Sunday, December 5, 2021

Creating a web

Students build Internet sites to keep in touch with friends and family and to express their creativi

December 7, 2000

Jeremy Meadows wanted to connect with a growing web of friends with sites on the Internet.

“I knew a lot of people that had them and I wanted to jump on the bandwagon, too,” said the English graduate student, who created www.msu.edu/~meadows7 in 1996.

In the past four years, Meadows has seen the number of student Web sites rapidly branch out.

“There are definitely a lot more Web sites since I started college,” he said.

The Internet “really took off” during the 1995-1996 school year, said Dave Krauss, a senior specialist in the Department of Crop and Soil Sciences who began teaching over the Internet with MSU’s first Virtual University course in fall 1996.

Since then, constructing Web sites has become part of the curriculum for classes such as Computer Science 101 and sections of American Thought and Language. Many students make Web sites on their own to post résumés, keep friends and family up-to-date on their lives and let the cyberworld know a little about them.

Meadows said a personal Web site offers a place for self-expression.

“It provides a forum for whatever things you want to say, whatever you want to put out there,” he said.

As part of Krauss’ Virtual University course, students create a homepage. They must write a brief introduction, create a logo to put on the page and post their résumé and links to the course.

“About half the students will take that page and run with it,” Krauss said. “They have their MP3 archives and stuff.”

Krauss said he might drop the Web site part of the course, because most students already have sites.

“A lot of guys get this stuff in high school already,” he said. “And a lot of university courses require students to make Web sites.

“At first, it was new and we wanted to make sure all students learned how to do it, but now so many courses teach it and almost everybody has a Web site.”

Crop and soil sciences junior Jessica Smith had to create Web sites for two different MSU classes. She kept the site she made for ATL 150 because it was bigger.

At www.msu.edu/~smith149, Web surfers can check out Smith’s résumé, her background information, some of her favorite paintings, books and pastimes, and links to bands, television shows and movies.

“The résumé and the paper about my family was part of my ATL class,” she said. “I’m not a very computer-oriented person. The university is definitely good at having us work with that stuff.

“I have a friend who had CPS 101, and the Web site she had to do for that was kind of interesting. She had access to more things like backgrounds and scrolling words.”

Within the past few years, Web sites have become much more elaborate, Krauss said.

“They show a little bit of everything,” he said. “It used to be your name, who you are and maybe a few pictures. Now students put on graphics, movies, sounds.”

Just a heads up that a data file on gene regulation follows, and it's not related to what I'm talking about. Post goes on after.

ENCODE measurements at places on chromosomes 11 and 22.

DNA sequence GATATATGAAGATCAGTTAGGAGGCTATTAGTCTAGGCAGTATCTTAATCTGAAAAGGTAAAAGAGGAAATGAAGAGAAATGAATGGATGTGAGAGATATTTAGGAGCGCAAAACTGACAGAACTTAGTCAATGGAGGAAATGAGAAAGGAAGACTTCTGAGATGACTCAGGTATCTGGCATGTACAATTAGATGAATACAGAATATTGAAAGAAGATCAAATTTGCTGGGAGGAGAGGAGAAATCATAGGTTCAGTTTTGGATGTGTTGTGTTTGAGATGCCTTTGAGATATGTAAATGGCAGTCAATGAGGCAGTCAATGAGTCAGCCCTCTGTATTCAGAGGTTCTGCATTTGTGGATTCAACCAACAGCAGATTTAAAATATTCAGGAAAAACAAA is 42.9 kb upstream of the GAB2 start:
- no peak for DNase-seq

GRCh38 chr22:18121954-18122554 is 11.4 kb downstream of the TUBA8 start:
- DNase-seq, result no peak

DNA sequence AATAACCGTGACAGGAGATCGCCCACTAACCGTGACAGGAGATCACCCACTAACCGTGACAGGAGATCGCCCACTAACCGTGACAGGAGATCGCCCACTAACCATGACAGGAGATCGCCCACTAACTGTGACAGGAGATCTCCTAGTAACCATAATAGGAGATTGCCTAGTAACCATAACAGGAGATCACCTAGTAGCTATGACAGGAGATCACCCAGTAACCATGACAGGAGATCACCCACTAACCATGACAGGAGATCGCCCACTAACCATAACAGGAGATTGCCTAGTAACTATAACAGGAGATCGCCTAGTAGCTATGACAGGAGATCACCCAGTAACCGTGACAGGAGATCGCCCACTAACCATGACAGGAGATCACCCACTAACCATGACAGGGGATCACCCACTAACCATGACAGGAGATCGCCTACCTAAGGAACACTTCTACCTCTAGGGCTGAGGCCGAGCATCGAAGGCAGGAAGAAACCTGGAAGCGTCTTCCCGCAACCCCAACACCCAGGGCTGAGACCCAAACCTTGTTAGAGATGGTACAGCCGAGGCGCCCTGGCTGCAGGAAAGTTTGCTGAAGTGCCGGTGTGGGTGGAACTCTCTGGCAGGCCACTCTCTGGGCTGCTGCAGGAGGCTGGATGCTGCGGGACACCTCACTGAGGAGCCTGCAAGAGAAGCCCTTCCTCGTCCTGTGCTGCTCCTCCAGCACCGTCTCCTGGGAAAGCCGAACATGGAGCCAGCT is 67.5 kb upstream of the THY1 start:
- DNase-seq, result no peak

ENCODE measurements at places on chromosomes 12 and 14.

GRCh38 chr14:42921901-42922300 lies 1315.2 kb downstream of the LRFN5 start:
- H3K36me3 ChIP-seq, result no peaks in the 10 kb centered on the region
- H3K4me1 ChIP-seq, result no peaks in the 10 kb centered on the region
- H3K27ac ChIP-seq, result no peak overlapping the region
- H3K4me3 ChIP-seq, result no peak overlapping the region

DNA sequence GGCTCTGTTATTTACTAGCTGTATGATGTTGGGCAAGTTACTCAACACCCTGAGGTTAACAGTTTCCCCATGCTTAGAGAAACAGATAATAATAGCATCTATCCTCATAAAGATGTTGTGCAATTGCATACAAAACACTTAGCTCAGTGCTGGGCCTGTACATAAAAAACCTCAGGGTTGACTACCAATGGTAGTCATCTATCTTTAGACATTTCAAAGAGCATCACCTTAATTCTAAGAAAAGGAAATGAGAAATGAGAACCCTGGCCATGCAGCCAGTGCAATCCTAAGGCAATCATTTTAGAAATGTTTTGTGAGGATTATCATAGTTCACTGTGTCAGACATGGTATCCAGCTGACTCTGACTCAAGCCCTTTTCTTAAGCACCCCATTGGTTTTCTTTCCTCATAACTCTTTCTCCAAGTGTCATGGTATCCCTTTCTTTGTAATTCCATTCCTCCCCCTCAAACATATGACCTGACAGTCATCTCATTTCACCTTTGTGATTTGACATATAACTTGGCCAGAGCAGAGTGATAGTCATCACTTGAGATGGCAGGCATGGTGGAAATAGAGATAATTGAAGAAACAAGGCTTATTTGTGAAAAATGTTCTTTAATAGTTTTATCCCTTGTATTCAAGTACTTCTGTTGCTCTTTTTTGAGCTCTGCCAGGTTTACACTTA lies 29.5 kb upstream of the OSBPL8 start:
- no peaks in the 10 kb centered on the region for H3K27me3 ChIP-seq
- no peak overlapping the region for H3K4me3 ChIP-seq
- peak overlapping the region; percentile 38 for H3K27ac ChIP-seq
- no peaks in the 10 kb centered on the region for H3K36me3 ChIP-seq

No-preference sophomore Christopher Bray’s site, created two months ago, includes some of these more elaborate features.

The introduction to www.msu.edu/~braychr2 is a video Bray created. The video gallery showcases short movies such as “Mechanical Man,” “One Ryder” and “The Cube,” which Bray created using 3D Studio Max and Adobe Premiere. Many still pictures of the movies are posted in the image gallery, which also displays likenesses of a canyon, a fetus and the Earth. Bray also used 3D Studio Max and Adobe Photoshop to create these images.

“I kind of wanted to learn how to use the program for making (a Web site) and I wanted to put my résumé online. I also wanted to set up a gallery - my hobby is making 3-D graphics, and I wanted to set up what I did,” Bray said.

Some sites allow users to showcase their work. MSU’s “The Daily Jolt” - msu.dailyjolt.com - is run by students, and provides a place for students to post and receive information.

Users can personalize the site, which has information on campus and area events, to their own needs and interests.

“MSU’s Web site is totally run by the administrators. It’s not student-friendly - it’s basically just a resource for information, whereas we’re a resource for entertainment and information,” said co-founder Solomon Amster, a general management senior.

Krauss said many sites can now be customized.

“Many students do that,” he said. “They can change the color and do lots of cool stuff.”

Sophomore Casey Meekhof’s site is on his friend’s server, rather than MSU’s.

“It’s cooler to have caseymeekhof.com,” he said. “I’m a computer science major, so I’m into that kind of stuff.”

Meekhof said he wasn’t too impressed with MSU students’ sites.

“I did some random searches just to see what people are doing,” he said. “Most of (the sites) are garbage, like just for classes.”

He updates his site once a month.

“It’s kind of like a constant work in progress,” Meekhof said.

Meadows, who updates his site a couple times a year, said it has become a creative outlet. He said he changes everything, from the introductory paragraph to the graphics to the links.

“I post whatever ideas come to mind because you can put anything you want on it,” he said.

Krauss said Web sites are “just another form of communication.”

“It’s neat for communication with students, for teaching,” he said. “There’s lots of information out there - it just depends on if you’re looking for it.”

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